…..“The first time used it is very powerful and each year the flavor decreases”.
You know of Vincent as Quinta do Tedo’s owner, but let us say that his “daytime job” is 31 years of international wine industry consultation re: crafting world-class wines with wood aging in barrels, casks and tanks. Who else to turn to but my husband when I write about our philosophy of wood aging for our ports and wines!
Barrels, pipas, casks and tanks, used for centuries as storage and shipping containers, have evolved into an integral component today for aging different wines and ports, playing a vital role in: 1) wood flavor extraction 2) micro-oxidation (breathing) through the wood and 3) aromatic concentration.
For our table wines we use 225/228/300L barrels, mainly French oak but also a smattering of European (Tokaj) and American oak, for their different wood flavors, as well as for the breathing and the concentration. This is why we age the Douro DOC red wine in 25% new barrels, 25% barrels from 2 years, 25% barrels from 3 years and 25% neutral barrels. The Reserva is aged in close to 100% new oak and the Grande Reserva in 100% new oak. The time of aging is about 2 years, when the wine is ready for bottling. The barrels are used as a vehicle to age the wine, not to mask the wine with oak flavors, but to heighten the wine’s elegance, structure and complexity.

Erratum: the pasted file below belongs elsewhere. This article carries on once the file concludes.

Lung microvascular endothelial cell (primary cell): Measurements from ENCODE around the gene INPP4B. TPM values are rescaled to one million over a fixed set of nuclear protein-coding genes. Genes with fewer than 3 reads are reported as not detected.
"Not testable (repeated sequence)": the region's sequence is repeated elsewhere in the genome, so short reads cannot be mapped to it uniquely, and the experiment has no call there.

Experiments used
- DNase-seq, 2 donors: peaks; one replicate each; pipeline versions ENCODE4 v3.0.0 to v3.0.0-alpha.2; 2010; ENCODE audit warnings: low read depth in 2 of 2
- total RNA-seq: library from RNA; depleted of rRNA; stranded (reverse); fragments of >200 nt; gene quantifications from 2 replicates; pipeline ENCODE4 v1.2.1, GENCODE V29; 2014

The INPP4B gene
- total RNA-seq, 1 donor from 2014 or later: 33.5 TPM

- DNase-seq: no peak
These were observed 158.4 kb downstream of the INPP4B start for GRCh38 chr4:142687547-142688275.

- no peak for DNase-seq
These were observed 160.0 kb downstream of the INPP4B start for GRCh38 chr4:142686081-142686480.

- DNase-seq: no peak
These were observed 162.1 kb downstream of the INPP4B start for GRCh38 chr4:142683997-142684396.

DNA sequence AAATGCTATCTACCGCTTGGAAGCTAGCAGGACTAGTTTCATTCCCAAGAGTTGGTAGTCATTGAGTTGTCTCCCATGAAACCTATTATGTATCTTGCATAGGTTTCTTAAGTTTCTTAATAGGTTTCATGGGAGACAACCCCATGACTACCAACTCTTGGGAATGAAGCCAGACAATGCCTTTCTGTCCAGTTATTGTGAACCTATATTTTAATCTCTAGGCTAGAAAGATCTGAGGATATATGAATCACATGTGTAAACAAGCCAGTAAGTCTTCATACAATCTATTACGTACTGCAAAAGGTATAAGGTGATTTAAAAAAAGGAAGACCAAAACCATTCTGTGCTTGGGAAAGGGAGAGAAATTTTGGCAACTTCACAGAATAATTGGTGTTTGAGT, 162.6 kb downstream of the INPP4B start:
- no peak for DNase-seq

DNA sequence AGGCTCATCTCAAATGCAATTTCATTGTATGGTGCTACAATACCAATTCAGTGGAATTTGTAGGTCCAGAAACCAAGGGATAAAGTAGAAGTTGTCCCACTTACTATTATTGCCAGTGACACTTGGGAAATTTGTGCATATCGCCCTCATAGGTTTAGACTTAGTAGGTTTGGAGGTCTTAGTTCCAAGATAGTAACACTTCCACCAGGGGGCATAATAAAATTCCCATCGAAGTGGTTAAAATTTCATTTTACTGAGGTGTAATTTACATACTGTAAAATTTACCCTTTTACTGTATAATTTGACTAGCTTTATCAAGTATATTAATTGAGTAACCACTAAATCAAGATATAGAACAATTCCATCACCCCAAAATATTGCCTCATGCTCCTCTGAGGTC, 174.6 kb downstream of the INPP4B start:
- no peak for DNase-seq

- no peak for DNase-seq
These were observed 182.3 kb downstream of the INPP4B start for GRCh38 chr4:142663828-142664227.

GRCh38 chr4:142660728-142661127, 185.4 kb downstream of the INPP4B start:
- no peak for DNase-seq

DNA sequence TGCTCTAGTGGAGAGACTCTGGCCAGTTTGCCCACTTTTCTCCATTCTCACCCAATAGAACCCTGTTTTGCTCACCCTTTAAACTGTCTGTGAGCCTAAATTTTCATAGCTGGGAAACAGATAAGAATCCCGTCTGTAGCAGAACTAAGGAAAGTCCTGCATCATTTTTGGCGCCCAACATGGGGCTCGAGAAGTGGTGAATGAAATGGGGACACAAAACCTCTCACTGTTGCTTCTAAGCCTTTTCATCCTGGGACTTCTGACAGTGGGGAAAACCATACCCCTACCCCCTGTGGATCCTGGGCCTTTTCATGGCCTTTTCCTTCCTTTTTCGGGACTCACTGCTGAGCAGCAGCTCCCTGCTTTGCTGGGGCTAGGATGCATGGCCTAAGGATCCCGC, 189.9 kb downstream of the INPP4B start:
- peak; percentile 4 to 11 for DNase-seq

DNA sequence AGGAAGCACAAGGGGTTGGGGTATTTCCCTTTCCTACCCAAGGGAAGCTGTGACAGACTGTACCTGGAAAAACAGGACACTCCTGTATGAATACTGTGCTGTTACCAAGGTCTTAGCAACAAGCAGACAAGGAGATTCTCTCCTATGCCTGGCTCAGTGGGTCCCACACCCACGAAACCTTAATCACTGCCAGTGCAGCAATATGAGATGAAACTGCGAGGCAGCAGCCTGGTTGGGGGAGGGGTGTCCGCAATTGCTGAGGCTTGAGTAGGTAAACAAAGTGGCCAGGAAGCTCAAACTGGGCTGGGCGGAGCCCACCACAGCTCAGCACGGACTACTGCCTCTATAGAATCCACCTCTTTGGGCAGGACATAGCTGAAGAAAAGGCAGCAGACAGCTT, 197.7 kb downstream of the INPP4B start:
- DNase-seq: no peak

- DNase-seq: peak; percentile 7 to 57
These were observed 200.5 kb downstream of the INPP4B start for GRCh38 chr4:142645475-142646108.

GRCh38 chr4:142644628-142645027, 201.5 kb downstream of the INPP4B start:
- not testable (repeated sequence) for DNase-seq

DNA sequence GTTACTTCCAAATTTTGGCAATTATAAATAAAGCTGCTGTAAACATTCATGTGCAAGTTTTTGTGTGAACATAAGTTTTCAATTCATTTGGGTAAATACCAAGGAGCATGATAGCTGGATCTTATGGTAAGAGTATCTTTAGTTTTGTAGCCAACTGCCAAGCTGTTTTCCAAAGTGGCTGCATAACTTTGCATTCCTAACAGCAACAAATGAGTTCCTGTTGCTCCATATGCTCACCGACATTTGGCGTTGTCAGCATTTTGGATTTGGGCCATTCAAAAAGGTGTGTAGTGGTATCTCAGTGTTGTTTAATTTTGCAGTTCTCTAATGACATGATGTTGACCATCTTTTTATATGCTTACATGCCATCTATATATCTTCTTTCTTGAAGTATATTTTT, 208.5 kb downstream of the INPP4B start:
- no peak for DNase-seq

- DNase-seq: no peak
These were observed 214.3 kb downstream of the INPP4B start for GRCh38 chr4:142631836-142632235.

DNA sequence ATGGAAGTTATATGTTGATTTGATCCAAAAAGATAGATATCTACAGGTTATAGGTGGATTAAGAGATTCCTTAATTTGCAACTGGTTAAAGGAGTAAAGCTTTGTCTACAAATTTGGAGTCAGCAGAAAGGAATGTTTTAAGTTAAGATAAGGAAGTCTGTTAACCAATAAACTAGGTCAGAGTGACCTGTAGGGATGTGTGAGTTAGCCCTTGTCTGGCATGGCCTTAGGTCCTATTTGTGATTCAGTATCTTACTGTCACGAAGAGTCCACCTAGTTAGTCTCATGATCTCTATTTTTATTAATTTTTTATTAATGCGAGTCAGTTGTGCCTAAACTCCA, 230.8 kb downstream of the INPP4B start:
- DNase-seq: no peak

Our philosophy for port is not to use wood for aroma and flavor (the wooden containers are neutral in flavor) but as a vehicle to help port breathe and concentrate during the aging in wood, depending on the type of port. The Ruby and Vintage are aged in large wooden tanks (from 5000 to 7000L), to help the port breathe but primarily to “capture” and retain the port’s fruit. Our Ruby is aged for 2 years, the Finest Reserve Ruby for 3 years and the Vintage for 2 years before bottling.
For the Tawny and LBV the opposite is intended; to use smaller barrels, casks and pipas (from 225L to 550L) for a longer period of time, thats help the port slowly breathe through the porous wood, that in turn concentrates the port through water molecule evaporation, that then leads to “topping off” (adding more port to the barrel) that concentrates the port. That is why a Tawny is always sweeter than a Ruby and a LBV is always sweeter than a Vintage.
That tea bag does work wonders, and our wine and port speak for themselves!
Visitors have asked us the traditional Portuguese barrel, the pipa, is 550 liters, and has such an unusual shape? I will talk about that in my next blog at the end of June.